The recent advances in molecular and medical helminthology provide tremendous scope for improvements in helminth therapeutics. There is a need to oversee the research strategies employed in helminthological science, as we are still at a relatively nascent stage in understanding helminth genomics and biodiversity. The biodiversity and bioinformatics databases pertaining to helminths are not keeping pace with the current enthusiasm shown by global researchers in helminthology. At present, in the absence of adequate support for helminthology training we risk losing the opportunity to recruit young scientists with varied skills to the study of parasite biology and associated diseases. Access to anthelminthic measures is now perceived as a human right, and consequently, previously disregarded helminthic illnesses must be addressed, and research into their treatment must be encouraged [13,14].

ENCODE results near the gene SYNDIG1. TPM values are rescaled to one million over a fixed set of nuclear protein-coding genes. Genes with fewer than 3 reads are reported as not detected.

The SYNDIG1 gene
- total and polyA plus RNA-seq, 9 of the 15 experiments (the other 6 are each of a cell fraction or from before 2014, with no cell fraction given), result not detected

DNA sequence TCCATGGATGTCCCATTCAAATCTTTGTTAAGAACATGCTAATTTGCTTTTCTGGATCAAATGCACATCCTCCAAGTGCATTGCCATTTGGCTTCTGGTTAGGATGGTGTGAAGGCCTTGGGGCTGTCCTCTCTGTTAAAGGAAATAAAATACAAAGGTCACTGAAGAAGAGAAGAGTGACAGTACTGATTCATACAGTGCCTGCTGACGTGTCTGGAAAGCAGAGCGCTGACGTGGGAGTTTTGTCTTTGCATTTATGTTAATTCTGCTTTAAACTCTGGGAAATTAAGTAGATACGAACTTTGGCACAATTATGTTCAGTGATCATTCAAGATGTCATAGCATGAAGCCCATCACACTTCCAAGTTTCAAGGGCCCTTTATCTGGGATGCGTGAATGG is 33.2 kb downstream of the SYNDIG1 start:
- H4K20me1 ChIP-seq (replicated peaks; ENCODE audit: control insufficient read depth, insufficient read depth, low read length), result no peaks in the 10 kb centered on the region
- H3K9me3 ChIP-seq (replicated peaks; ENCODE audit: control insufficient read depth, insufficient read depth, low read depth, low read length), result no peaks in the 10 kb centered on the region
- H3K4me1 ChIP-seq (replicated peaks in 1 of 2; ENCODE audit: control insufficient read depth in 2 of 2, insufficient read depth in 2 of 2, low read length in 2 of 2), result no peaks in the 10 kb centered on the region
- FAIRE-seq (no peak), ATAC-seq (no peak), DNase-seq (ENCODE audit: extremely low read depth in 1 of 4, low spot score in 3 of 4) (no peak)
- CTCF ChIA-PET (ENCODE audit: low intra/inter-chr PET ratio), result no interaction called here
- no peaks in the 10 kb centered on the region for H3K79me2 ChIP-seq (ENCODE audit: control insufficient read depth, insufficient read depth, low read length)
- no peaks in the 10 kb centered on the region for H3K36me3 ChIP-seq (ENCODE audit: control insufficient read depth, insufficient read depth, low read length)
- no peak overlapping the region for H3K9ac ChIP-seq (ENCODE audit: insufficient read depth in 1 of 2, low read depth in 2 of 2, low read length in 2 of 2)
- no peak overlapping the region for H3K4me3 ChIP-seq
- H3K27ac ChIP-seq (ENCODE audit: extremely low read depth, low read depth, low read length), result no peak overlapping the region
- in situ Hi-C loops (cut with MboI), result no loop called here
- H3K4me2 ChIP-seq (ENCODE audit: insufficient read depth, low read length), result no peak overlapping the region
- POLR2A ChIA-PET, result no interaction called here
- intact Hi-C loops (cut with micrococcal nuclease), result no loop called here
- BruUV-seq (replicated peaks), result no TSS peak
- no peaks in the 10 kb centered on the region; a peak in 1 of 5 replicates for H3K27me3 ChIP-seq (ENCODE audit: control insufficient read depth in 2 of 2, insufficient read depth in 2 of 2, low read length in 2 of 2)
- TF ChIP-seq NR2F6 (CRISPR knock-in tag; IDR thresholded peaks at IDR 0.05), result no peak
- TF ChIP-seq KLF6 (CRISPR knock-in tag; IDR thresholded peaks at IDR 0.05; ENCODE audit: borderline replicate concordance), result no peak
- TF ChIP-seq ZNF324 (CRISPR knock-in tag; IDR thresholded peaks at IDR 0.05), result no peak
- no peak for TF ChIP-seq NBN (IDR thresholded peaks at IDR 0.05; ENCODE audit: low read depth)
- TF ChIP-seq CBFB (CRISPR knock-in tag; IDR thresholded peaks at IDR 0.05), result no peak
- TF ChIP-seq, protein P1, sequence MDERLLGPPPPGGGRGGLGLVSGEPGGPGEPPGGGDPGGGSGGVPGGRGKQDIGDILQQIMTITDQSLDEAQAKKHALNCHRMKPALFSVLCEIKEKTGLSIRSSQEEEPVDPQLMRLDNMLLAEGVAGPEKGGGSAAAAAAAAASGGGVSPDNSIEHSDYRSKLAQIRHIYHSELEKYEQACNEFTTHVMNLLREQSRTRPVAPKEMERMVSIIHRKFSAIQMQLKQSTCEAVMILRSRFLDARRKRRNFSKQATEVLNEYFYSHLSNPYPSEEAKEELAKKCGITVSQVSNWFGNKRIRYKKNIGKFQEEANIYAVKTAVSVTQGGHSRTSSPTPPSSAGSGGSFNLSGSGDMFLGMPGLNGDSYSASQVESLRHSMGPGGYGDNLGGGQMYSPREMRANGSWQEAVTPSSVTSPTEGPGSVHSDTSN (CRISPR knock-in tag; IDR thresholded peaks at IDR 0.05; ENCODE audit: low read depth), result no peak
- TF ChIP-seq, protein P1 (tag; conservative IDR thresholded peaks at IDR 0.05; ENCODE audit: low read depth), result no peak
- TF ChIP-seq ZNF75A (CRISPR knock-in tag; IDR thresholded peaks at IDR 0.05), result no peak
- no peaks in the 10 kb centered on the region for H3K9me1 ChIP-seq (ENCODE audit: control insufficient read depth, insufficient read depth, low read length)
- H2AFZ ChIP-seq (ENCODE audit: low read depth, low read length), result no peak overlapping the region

In the present database there is a focus on characterization of parasite biodiversity in mammalian livestock and other food animals in Northeast India by integration of comparative genomics and molecular systematics that encompass parasite primary specimens, host information, and spatial and temporal data. These are archived and housed in the proposed project with results of analyses, diagnostic capacity, images, etc., with synoptic summaries for parasite and host associations. These archives can form the basis for educational materials to the end users and researchers. Database development on health-based issues pertaining to those of parasite origin (eg. helminthic infections) and specific to North-East India would provide definitive information about the prevalence and preventive measures related to food-borne trematode and other helminthic infections. Parasite genomics research will help identify species-specific molecular markers; diagnostic probes as the basis for a predictive framework to understand patterns of parasite distribution and the potential for emergence and disease. The on-going three genome projects on Fasciolopsis buski, Paragonimus westermani and Artyfechinostomum sufratyfex have generated data sets that are complex in nature owing to their generation from modern sequencing techniques. Students with life sciences background now face the challenge of analysing high-throughput data. The present database captures the taxonomic hierarchy of helminth parasites, their habitat and biology along with diagnostic molecular markers feature information. Genome wide data pose relevant questions for representing large-scale data sets and bioinformatics ways to analyse these data. This will aid in innovative ways of bioinformatics applications and develop analytical approaches to extract biological information from large data sets. Biology students would derive the requisite impetus for exploring large-scale data and ways and means for analysing them through integrative bioinformatics applications. Our database of helminth parasites via informative tutorials provides just such a setting.